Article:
Talcum Powder Litigation Award Set In California
Talcum powder litigation reached a new high point yesterday when a California jury awarded a plaintiff a $417 million award in a suit connecting talcum to ovarian cancer. The court ordered Johnson & Johnson to pay the record sum to Eva Escheverria, a 63 year old medical receptionist, who had used Johnson’s Baby Powder on her perineum for more than 40 years.
There are now thousands of talcum powder litigation cases, and this case is the latest of only a handful that have already gone to court. The previous record award was $110 million award that a Missouri court ordered Johnson & Johnson to pay to a 62 year old Virginia woman in May. Missouri was also the venue of three other cases, and courts in that state have ordered Johnson & Johnson to pay out a total of $300 million.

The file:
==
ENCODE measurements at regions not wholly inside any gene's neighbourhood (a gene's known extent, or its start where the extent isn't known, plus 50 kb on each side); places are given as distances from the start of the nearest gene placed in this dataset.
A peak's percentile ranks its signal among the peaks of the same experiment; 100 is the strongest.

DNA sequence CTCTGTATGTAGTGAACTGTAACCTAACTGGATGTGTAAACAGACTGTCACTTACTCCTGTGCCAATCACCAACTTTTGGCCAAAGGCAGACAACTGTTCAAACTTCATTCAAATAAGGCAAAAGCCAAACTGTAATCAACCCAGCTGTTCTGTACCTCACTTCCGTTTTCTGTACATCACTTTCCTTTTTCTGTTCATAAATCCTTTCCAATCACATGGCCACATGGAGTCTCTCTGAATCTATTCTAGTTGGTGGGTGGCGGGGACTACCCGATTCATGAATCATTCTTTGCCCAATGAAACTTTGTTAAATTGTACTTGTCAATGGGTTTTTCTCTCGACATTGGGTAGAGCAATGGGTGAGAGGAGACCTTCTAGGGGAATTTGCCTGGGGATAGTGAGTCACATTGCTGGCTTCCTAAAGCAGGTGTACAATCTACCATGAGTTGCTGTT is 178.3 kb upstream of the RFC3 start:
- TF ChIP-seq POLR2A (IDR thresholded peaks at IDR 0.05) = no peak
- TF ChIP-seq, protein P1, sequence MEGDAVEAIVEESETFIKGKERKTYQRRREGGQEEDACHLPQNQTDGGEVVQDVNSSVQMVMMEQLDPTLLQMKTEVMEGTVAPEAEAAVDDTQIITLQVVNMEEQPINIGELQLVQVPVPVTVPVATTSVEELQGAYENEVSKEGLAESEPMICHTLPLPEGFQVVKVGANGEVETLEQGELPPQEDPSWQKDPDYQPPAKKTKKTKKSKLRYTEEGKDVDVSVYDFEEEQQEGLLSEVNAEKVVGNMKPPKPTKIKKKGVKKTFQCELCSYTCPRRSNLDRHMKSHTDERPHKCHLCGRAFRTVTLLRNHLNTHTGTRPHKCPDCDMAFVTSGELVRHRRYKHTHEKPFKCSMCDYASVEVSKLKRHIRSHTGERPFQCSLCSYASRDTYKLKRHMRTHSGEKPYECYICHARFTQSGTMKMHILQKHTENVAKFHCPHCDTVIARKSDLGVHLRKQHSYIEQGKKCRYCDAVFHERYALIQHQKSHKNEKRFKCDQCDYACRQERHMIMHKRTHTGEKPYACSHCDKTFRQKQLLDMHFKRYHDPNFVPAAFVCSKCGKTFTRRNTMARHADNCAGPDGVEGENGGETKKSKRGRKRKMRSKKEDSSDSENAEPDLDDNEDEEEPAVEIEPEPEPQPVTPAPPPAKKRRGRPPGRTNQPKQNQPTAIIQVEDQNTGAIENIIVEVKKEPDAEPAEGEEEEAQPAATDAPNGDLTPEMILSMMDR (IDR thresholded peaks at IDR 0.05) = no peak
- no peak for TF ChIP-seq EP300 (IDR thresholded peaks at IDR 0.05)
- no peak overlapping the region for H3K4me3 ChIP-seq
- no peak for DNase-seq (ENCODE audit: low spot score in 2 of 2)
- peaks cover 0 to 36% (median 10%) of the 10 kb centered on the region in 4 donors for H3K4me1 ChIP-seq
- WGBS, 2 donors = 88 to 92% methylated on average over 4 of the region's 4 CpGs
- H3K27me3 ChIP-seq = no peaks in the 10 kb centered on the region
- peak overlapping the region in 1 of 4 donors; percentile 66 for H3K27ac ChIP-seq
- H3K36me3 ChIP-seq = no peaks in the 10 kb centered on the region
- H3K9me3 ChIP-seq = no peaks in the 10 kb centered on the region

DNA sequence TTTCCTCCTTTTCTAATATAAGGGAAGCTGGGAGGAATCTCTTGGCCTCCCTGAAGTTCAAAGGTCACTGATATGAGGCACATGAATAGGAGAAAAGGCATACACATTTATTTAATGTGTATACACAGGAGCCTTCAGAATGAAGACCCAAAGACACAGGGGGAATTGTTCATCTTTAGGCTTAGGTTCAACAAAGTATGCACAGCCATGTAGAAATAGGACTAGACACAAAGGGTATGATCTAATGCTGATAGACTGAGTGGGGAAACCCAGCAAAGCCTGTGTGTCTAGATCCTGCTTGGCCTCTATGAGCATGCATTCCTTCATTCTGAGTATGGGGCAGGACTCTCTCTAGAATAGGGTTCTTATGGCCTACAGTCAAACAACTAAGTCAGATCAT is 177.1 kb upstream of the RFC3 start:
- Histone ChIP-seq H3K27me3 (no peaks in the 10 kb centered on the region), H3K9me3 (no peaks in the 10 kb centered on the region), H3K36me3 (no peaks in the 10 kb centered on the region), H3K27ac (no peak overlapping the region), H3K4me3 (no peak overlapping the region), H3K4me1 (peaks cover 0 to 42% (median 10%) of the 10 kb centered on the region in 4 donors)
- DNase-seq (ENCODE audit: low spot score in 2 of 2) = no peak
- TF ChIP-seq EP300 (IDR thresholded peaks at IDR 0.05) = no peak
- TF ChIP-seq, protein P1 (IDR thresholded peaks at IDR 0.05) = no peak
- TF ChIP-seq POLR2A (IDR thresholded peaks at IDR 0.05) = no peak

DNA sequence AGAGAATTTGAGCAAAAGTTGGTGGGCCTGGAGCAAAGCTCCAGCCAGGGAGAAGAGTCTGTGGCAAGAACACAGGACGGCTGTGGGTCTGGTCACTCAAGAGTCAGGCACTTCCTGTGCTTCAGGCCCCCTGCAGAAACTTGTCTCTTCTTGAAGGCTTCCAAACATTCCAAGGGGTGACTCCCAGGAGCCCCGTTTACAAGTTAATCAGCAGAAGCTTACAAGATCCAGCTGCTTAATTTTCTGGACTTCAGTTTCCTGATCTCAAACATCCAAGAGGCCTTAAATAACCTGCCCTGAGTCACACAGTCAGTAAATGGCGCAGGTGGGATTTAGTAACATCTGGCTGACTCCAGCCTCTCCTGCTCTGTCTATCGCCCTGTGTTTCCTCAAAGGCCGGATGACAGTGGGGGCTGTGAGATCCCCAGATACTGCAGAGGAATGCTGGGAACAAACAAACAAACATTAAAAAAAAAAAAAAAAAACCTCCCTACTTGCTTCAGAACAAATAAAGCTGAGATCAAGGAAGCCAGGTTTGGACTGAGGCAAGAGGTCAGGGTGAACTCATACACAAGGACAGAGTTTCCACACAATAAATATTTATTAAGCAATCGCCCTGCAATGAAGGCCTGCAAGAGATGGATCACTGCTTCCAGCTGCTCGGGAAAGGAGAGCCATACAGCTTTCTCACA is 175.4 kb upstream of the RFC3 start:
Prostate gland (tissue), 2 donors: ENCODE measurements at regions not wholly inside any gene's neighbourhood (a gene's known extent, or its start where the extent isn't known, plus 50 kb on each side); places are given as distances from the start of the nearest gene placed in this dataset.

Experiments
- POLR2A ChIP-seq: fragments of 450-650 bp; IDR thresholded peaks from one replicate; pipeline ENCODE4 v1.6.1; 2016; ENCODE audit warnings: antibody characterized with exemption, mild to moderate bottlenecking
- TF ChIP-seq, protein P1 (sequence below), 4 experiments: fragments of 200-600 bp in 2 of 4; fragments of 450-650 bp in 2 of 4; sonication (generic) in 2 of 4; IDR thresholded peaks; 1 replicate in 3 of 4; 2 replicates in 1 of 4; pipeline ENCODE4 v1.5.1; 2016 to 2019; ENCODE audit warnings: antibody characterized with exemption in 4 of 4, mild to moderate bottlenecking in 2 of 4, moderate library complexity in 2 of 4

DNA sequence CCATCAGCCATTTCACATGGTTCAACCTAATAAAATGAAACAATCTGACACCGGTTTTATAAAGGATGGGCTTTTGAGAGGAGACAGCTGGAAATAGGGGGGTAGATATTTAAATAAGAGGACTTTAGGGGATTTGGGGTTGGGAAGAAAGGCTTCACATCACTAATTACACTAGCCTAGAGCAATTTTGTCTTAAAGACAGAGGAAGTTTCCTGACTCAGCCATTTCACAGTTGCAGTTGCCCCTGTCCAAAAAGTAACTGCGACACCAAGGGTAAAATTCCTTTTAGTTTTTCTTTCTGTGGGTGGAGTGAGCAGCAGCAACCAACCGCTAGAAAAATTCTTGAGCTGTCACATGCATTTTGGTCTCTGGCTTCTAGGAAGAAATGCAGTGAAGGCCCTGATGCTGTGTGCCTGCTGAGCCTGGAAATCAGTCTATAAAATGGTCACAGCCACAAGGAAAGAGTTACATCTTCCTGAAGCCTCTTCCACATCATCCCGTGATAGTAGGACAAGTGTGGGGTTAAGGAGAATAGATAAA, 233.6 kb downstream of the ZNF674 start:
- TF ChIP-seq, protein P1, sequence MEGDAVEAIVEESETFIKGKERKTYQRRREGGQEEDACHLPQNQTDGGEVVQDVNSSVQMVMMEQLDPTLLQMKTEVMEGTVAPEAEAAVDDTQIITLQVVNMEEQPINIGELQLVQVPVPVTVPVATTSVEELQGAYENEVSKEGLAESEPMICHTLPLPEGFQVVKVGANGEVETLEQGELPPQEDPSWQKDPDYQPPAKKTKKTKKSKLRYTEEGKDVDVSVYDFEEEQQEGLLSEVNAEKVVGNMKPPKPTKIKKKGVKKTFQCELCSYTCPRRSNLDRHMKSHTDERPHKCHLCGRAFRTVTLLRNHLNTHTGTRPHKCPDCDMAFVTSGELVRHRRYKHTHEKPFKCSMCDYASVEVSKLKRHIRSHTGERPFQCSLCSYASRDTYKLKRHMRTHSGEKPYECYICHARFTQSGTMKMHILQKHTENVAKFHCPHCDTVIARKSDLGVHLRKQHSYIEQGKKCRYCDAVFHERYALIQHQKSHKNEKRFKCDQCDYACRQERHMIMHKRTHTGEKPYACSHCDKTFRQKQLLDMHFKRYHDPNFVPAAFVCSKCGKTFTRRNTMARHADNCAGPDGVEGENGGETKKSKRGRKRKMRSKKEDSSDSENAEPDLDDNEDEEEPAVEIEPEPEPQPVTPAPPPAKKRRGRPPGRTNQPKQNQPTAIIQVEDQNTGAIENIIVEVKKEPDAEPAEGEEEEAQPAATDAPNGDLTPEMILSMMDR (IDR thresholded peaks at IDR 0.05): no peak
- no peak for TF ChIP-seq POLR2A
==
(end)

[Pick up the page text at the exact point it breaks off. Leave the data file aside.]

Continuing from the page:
The California lawsuit cited a 1982 study indicating that women using Johnson’s Baby Powder on their genitals were 92 percent more likely to contract ovarian cancer than those who did not. Many scientists believe that talcum powder crystals can move up the genitourinary tract, setting off inflammation which could led ovarian cancer. Particles of talc have been found in cervical and ovarian tumors. The plaintiffs contended that Johnson & Johnson failed to warn of known risks.
Talcum Powder Litigation: Links To Ovarian Cancer
Direct, causal links between talcum powder and ovarian cancer are not universally acknowledged. The National Cancer Institute released a report in April that, “The weight of evidence does not support an association between perineal talc exposure and an increased risk of ovarian cancer.” Yet that report was more ambivalent in places.
The FDA has not moved to require manufacturers to add warnings to talcum powder packages much less moved to remove the product from the marketplace. The Agency has urged manufacturers to take care in mining talcum powder which is often located in close proximity to asbestos, a well known carcinogen. However, the FDA did not find asbestos to be present in any cosmetics that it sampled in an extensive study.
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